31. Mr Collins also highlights, at [15]-[16] of his written submissions, the list of factors which were said by the Tribunal in TD & AD to be relevant to the ability of an individual to access a sufficiency of protection on return to Albania. Those factors are accepted to be correct by the respondent, since they feature at [2.4.2] of the 5 March 2019 CPIN entitled Albania: People Trafficking. I consider those factors in turn.
32. The social status and economic standing of the family. The appellant's family is of low social standing, having tended a small area of land in rural northern Albania.
33. The level of education of the victim of trafficking or their family. The appellant received very little education because of the language problems discussed above and his father's reluctance to buy school books for him. As a Gorani speaker, the appellant will be less able to advocate on his own behalf than a fluent Albanian speaker.
34. The victim of trafficking's state of health, particularly mental health. The appellant does not suffer from acute mental health problems but he has received counselling in the past and is on the waiting list for more.
35. The presence of an illegitimate child. This factor is obviously not relevant. The area of origin. As above. Age of victim. 22.
36. What support network will be available. I consider that there will be no support network available to the appellant. He would not be able to return to his family in Shishtavec. Borje, where his maternal family live, is nearby and I consider that the appellant would be at risk if he went there, for reasons considered more fully below.
37. It follows that consideration of many of the factors set out in TD & AD also points to the appellant's inability to access a sufficiency of protection on return. In the circumstances, and despite the inroads which Albania has made against traffickers and their pernicious trade in recent years, I conclude that this appellant would not receive a sufficiency of protection on the facts of his individual case.
38. In the further alternative, the respondent relies at [30]-[46] on a submission that the appellant could relocate safely and reasonably within Albania, so as to avoid the threat from his father and his associates. As foreshadowed above, I do not consider that the appellant would be safe in the event that he relocated to a different part of Albania. It is well established that Albania is a small country in with a small population, in which "there would be an attempt by those with whom the victims came into contact, either officially, starting with the border police or when they attempted to find work or merely acquaintances whom they would meet, to place them within their family context and to endeavour to find mutual acquaintances.": AM & BM refers, at [165]. That would be particularly so in the case of the appellant who would, as Mr Collins puts it at [22] of his written submissions 'stand out' as a Gorani who does not speak a great deal of Albanian. Many Gorani have migrated to Tirana (the CPIN on Ethic Minority Groups in Albania refers, at [10.1.2]). There is a risk, on the facts of the appellant's particular case, that those with whom he came into contact, and particularly those Gorani with whom he came into contact, would attempt to trace his family back to Shishtavec. Were they to do so, there is a reasonable likelihood that the appellant's father or his associates would seek to harm the appellant in a place of relocation. These are dangerous people with an extant grudge who would wish to silence the appellant if they came to know his location which, on the facts of this case, seems entirely likely. This risk would be particularly acute, in my judgment, were the appellant to attempt to relocate to Borje. This is near to his family home in Shishtavec and is known by his father to be the location of the appellant's mother's family. It is reasonably likely that the appellant would be detected swiftly if he went there.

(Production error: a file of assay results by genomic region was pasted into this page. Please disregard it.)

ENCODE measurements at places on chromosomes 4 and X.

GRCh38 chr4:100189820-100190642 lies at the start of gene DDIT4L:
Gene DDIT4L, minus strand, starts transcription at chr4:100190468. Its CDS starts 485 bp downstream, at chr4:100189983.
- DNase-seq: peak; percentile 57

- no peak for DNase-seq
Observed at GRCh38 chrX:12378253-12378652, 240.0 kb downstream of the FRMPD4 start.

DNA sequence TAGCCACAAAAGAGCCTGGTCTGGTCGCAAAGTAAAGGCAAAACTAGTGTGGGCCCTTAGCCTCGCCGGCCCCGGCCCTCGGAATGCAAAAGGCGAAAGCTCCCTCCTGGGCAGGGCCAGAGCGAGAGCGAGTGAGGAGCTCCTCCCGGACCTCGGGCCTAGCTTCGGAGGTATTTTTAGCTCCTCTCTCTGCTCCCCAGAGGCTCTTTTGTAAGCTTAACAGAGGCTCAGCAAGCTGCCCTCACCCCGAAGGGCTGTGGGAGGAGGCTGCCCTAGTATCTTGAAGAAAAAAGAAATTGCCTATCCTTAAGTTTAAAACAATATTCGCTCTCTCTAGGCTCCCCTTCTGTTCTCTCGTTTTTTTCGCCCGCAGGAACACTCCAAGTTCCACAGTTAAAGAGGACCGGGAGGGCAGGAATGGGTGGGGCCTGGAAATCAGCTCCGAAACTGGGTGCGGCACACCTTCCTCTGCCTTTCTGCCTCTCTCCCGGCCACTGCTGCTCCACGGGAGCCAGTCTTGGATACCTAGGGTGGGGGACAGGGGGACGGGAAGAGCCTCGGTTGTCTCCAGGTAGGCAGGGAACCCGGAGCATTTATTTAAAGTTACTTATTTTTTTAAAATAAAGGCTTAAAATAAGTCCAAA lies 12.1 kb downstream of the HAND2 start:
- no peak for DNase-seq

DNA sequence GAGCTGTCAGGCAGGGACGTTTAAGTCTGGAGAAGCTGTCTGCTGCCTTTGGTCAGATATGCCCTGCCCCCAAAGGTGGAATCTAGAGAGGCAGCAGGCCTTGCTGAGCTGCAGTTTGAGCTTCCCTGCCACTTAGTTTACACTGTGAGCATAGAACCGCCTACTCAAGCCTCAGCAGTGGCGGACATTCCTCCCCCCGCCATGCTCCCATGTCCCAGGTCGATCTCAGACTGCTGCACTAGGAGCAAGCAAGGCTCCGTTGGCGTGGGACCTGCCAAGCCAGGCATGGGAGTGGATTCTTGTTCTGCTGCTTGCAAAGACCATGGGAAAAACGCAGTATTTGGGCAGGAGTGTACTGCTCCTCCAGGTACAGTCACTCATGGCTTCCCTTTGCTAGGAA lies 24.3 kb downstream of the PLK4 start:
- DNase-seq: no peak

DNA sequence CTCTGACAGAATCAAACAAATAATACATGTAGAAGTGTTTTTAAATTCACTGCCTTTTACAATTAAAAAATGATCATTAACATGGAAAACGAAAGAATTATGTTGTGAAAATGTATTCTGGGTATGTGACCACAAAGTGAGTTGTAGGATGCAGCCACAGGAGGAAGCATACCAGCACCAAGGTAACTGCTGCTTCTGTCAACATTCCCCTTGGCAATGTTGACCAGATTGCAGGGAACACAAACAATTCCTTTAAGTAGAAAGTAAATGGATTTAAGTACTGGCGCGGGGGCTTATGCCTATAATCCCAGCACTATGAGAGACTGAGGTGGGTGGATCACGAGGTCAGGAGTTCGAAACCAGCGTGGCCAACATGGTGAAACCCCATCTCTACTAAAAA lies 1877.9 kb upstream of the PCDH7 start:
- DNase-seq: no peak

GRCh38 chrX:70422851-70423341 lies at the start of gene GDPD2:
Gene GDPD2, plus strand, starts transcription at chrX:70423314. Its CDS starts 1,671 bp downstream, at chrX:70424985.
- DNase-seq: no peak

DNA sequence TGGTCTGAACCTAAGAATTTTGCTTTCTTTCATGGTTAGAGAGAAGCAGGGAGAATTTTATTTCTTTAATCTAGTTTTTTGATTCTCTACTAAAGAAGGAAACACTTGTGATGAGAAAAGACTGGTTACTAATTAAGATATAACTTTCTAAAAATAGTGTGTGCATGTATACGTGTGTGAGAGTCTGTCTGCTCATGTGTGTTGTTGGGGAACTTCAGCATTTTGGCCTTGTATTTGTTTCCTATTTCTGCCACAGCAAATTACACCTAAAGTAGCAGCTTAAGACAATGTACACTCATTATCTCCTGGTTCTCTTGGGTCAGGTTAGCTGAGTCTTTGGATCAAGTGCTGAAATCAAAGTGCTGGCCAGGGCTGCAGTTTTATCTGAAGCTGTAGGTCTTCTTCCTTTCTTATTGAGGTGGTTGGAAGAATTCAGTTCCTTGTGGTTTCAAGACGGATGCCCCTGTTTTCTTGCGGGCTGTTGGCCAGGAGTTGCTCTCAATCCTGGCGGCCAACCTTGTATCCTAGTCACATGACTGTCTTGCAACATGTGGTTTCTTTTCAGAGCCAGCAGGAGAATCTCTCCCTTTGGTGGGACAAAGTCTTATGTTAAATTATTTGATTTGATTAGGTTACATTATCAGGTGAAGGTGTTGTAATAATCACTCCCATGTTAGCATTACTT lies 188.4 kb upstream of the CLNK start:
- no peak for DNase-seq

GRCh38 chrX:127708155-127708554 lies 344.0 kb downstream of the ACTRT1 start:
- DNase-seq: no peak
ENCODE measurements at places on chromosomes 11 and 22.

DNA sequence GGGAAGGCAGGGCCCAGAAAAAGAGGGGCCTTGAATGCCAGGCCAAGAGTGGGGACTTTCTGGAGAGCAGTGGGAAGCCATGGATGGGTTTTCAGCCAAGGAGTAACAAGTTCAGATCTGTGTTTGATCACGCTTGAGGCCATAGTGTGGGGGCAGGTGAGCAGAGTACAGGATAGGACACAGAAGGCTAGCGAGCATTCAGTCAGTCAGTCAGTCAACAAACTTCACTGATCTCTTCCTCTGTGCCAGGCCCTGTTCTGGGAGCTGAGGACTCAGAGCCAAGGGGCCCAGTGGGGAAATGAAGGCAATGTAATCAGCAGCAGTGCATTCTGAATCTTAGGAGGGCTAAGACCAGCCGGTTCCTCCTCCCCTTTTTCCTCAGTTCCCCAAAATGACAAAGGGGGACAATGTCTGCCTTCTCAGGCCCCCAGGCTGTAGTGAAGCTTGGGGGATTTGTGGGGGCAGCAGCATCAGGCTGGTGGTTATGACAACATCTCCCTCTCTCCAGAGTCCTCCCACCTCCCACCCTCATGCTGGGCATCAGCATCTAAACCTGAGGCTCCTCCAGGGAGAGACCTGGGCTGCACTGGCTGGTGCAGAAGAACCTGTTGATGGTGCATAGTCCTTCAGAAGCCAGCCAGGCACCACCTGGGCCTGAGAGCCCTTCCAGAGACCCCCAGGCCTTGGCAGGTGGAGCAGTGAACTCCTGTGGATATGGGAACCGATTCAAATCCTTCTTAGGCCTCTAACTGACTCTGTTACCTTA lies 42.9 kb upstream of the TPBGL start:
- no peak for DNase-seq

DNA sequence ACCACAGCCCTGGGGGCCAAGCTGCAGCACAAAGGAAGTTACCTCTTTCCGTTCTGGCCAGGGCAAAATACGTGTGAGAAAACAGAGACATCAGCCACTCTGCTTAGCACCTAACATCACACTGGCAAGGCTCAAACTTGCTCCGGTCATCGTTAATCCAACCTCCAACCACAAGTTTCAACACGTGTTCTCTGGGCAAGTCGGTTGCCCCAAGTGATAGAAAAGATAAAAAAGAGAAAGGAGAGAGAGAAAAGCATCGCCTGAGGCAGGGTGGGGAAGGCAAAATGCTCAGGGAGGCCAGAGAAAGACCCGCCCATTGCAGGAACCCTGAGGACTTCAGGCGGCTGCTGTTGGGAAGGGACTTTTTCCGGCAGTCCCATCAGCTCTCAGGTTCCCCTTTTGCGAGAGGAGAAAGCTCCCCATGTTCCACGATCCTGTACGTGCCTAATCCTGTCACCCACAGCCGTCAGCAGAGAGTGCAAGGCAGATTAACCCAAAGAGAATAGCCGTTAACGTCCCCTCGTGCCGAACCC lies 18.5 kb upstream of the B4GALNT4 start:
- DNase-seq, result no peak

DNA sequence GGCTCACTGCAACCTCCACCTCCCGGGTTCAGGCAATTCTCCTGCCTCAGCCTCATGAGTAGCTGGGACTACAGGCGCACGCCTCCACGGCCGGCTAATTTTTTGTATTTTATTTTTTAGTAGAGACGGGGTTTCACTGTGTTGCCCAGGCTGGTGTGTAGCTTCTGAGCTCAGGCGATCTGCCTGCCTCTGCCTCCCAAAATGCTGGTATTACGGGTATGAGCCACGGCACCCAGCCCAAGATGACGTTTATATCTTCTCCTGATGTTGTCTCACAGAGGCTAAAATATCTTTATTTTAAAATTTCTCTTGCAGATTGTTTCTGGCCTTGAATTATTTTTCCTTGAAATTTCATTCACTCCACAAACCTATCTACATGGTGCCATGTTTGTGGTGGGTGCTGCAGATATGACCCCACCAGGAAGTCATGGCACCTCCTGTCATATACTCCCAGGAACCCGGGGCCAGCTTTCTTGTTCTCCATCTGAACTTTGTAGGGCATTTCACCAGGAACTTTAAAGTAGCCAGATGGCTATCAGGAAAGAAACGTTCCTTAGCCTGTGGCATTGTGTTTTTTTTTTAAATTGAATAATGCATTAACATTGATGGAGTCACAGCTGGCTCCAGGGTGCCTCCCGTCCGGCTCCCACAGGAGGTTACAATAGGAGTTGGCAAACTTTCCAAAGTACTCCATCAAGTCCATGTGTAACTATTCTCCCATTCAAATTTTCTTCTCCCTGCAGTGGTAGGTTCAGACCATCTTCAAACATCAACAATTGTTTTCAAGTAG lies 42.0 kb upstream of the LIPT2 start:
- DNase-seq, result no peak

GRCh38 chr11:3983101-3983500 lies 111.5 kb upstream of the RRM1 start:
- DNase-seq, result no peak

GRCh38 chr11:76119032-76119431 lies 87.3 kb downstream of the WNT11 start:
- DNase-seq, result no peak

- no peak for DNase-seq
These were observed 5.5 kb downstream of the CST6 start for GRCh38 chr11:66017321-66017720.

39. In any event, I accept the submissions made by Mr Collins about the undue harshness of the appellant relocating to Tirana or another part of Albania. He has never lived elsewhere in that country and he has never had any employment. He has limited knowledge of Albanian. He is an ethnic minority and his ethnic group are perceived as having collaborated with the Yugoslav aggressors during the conflict: MB (Serbia and Montenegro) [2003] UKIAT 105 refers. Members of ethnic minorities are known to face difficulty in obtaining formal civic registration: 13.1.1 of the July 2017 Albanian Background Information CPIN. Unlike female victims of trafficking, who can expect to be placed in a shelter for anything up to two years, the Asylos report shows that there are no such shelters for male victims of trafficking. In the event that the appellant was able to engage with these services in any realistic way (given his linguistic difficulties), the most that he could hope to be provided with would be a rented apartment: page 150 of the Asylos report refers. Even assuming, contrary to the findings of I have reached above, that the appellant would be safe in such a place, I do not consider that he would be able to live a relatively normal life by local standards. The challenges he would face, as a young man from an ethnic minority background with little education and life experience, are such that he would find it particularly difficult to survive. Having considered the Asylos report as a whole, and the sections highlighted at [29] of Mr Collins' submissions in particular, I find that it would be unduly harsh for the appellant to relocate within Albania.